There is one crew of about 20 workers  that boarded in Europe to work on the internet system. It must be a complete redo as they are installing new cable in many areas throughout the ship and don't expect to finish for another month. For the techies, all Cisco equipment.

There is another crew changing out ceiling light fixtures. I think from halogen to CFL. Why not LED I don't know.

This ship is showing its age more than most. Numerous elevator buttons are non functional. One elevator goes into "overloaded" alarm when the car is about half full, the passengers quickly adapted to this autonomous behavior.

The glass door to the concierge lounge slams shut instead of closing slowly. Last night when also caught by a strong breeze from the open outside door the door header ripped loose and crashed to the floor. Fortunately no one was in harms way.

Hopefully repairs will continue while the ship is in service as another drydock isn't scheduled for over 4 years.

The dock is stacked with dozens of pallets of provisions. Trucks arrive in a steady stream unloading everything from apples to zucchini. I see more pallets of eggs than anything else.

Cabins on different decks will be ready at different times. Last week deck 3 wasn't ready until 2:00, this week I am on deck 8 and rooms are to be ready by 1:00. If I were staying in the same cabin, it would be done first before all the others.

My cabin this week on deck 8 is in much better condition than my cabin of last week, possibly totally refreshed during the April refurbishment.

Usually at the muster drill the crew has a list of passengers so they can just check off attendance. Not this week, they just wrote down every cabin number. Impossible to see who is missing.

I decide to go to the show tonight. Another plan that doesn't pan out.  The entertainer never made it on board. Hopefully he will catch the ship in the next port.

The seas remain calm as we head to Grand Cayman. Tomorrow is a sea day. Since we will  be spending two days in the next time zone, we set our clocks back an hour, I retire even earlier.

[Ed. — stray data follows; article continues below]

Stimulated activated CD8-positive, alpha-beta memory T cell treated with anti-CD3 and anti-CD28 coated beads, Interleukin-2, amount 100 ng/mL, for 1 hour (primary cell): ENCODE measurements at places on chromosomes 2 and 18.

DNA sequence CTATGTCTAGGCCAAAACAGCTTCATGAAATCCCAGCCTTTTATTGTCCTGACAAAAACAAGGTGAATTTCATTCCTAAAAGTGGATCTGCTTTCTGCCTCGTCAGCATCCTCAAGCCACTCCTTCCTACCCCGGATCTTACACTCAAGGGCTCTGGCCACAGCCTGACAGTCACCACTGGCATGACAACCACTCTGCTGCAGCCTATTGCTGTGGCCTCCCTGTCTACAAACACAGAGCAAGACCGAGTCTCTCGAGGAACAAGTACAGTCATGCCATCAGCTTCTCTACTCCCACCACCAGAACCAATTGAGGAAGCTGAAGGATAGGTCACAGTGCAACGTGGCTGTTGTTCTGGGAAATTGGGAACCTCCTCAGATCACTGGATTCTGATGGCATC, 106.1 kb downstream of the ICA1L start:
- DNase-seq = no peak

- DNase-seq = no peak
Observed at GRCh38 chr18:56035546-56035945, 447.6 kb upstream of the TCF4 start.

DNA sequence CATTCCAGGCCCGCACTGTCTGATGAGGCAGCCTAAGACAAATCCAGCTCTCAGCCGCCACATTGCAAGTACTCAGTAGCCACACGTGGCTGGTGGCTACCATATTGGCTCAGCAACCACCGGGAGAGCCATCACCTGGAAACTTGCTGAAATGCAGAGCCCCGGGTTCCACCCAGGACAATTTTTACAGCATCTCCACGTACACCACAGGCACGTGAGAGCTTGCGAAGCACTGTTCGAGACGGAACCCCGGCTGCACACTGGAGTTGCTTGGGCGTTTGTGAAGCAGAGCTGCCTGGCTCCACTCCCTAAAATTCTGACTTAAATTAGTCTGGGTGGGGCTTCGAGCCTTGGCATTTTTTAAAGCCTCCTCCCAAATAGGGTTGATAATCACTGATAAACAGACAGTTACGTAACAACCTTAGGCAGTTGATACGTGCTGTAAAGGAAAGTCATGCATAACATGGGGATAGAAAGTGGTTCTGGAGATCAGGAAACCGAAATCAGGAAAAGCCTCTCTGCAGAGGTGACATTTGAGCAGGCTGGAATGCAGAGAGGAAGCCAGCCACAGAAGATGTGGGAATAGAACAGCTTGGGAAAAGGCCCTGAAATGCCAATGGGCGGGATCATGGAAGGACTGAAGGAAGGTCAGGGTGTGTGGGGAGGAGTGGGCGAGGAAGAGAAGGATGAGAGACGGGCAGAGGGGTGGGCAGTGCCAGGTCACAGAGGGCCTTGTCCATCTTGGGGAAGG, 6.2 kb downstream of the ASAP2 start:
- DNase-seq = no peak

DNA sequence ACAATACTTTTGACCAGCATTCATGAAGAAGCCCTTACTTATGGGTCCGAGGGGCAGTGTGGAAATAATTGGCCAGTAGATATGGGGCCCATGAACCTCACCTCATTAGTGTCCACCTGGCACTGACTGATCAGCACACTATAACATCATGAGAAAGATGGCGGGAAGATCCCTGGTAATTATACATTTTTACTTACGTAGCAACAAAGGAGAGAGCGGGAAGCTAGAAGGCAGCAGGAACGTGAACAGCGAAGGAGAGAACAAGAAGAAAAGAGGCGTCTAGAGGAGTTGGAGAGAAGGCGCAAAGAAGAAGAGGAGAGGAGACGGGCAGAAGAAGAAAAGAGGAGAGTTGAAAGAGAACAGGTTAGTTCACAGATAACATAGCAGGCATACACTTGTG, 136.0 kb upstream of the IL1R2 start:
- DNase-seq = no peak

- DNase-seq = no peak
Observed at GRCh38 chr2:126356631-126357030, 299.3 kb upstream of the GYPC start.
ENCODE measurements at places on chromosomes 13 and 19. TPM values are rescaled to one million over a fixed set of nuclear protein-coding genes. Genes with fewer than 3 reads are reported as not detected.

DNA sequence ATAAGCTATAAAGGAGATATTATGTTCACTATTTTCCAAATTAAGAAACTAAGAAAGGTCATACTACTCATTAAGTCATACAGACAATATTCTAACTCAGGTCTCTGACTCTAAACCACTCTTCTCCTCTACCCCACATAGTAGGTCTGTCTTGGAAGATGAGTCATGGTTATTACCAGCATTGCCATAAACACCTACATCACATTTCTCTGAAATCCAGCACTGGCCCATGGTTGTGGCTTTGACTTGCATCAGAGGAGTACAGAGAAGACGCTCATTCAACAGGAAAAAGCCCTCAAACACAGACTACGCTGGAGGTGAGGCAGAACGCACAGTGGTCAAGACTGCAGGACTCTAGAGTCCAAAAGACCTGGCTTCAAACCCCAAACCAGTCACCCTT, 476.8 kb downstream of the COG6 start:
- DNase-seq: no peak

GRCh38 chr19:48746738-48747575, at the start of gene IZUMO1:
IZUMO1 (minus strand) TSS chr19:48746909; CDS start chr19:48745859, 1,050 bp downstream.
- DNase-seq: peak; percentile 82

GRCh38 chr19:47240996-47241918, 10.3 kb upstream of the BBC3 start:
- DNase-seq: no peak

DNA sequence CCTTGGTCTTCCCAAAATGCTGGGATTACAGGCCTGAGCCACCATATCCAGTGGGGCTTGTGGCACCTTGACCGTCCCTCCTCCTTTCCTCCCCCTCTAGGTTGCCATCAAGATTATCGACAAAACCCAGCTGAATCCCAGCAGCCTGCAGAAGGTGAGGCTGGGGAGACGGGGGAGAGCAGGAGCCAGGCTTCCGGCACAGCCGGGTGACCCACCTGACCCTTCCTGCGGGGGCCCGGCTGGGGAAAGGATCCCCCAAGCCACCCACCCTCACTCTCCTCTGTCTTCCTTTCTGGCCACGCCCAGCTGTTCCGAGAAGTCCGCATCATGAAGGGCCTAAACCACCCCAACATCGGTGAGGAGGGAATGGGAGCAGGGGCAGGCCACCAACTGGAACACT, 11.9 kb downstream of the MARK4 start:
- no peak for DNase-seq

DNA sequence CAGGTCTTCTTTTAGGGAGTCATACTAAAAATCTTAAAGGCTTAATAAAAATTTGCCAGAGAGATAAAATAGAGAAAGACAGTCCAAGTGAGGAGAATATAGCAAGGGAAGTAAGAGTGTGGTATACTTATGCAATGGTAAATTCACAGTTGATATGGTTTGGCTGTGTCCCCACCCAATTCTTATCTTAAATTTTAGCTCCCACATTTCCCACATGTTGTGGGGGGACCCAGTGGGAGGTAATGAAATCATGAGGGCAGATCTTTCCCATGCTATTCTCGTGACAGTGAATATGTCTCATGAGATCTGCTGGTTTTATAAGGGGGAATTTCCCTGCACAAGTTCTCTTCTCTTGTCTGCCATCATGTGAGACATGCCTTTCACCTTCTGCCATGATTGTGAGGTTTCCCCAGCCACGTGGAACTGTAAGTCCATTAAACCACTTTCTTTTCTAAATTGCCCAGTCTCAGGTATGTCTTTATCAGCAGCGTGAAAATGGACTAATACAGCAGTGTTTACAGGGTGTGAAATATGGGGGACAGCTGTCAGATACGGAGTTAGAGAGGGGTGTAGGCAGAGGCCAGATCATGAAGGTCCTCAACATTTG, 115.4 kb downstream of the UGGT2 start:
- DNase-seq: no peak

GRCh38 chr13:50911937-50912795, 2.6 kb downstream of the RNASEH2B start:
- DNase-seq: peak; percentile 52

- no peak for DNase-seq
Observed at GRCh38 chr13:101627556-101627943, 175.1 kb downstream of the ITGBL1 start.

September 22, 2018

Thursday September 20th, Cozumel, Mexico

There is confusion as we approach the port in Cozumel. The Majesty of the Seas has docked at the pier we are supposed to be at. The captains and the port authorities work it out and we pull into the other side of the International pier. I can't see where it makes much difference except either moving the gangway to the other side of the ship, or turning the ship around before it is docked instead of when we leave.  Regardless, we dock, the ship is cleared and the exodus begins at 8:30.

I slowly get around and head to town after all the tours have departed. I share a cab with others headed to Ponchos, a favorite hangout for food and drink. I head to the shopping area, on an errand for my daughter.  I pass the "No Name Bar", a favorite hangout for crew members. They have a new much larger entrance than the last time I was here. I can only assume the drinks, free internet, and  ocean frontage are the same.

The Carnival Freedom is at the old pier, not to be confused with the Royal ship Freedom of The Seas, which is often just referred to as the Freedom.

There are two Senor Frogs, one located very close to each pier. I will let you solve this puzzle.  The Senor Frogs next to the Freedom, the Carnival ship with a known reputation for drinking and partying, is totally void of customers. The Senor Frogs next to where the Brilliance is docked is packed, without an empty table. I wait 5 minutes to be seated. Have the reputations been erroneously assigned? Are the carnival passengers partied out? Or are the passengers from the Royal ships starving for a good drink and some food. I have no guess one way or the other.

I'm back to the ship by 2:30 or so having made my contribution to the Mexican economy. Yes a beer and sandwich at the busy Frog.

By 3:00 clouds are beginning to build. There definitely is rain in the area, but none falls on the ship today.

I always felt the Majesty, one of Royal's oldest ships was smaller than the Brilliance. I can't speak for tonnage, the usual measure of ship size, but she is definitely taller than we are as I sit in the lounge looking up at the bottom of her Crown Lounge. That almost sounds inappropriate.